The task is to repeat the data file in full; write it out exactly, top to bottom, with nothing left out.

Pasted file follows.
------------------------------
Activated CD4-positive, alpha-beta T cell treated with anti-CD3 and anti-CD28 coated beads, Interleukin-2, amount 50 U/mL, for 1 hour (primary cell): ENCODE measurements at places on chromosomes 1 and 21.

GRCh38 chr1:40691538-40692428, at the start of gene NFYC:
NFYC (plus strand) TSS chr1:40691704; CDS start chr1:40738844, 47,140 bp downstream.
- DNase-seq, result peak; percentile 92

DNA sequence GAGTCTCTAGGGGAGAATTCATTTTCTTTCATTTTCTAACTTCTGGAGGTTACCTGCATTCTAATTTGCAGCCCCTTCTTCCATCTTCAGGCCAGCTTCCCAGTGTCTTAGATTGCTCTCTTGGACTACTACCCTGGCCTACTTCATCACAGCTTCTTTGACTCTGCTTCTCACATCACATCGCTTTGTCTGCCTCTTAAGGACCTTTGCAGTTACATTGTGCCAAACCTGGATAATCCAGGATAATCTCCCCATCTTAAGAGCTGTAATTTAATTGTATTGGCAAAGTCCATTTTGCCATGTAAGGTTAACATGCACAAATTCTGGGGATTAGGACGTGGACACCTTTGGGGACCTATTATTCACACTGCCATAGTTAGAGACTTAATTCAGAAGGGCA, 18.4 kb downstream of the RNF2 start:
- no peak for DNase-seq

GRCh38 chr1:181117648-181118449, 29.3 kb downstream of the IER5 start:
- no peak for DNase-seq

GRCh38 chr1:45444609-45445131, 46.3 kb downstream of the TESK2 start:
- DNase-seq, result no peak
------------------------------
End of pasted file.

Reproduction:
Activated CD4-positive, alpha-beta T cell treated with anti-CD3 and anti-CD28 coated beads, Interleukin-2, amount 50 U/mL, for 1 hour (primary cell): ENCODE measurements at places on chromosomes 1 and 21.

GRCh38 chr1:40691538-40692428, at the start of gene NFYC:
NFYC (plus strand) TSS chr1:40691704; CDS start chr1:40738844, 47,140 bp downstream.
- DNase-seq, result peak; percentile 92

DNA sequence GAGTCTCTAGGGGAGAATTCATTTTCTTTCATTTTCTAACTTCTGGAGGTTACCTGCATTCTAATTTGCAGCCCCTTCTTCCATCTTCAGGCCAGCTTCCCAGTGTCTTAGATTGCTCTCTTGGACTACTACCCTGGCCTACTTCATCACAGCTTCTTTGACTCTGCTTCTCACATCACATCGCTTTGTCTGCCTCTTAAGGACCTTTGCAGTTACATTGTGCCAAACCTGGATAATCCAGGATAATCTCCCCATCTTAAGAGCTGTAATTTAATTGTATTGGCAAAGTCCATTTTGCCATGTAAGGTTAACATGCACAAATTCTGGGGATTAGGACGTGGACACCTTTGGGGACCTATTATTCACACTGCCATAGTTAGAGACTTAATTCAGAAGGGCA, 18.4 kb downstream of the RNF2 start:
- no peak for DNase-seq

GRCh38 chr1:181117648-181118449, 29.3 kb downstream of the IER5 start:
- no peak for DNase-seq

GRCh38 chr1:45444609-45445131, 46.3 kb downstream of the TESK2 start:
- DNase-seq, result no peak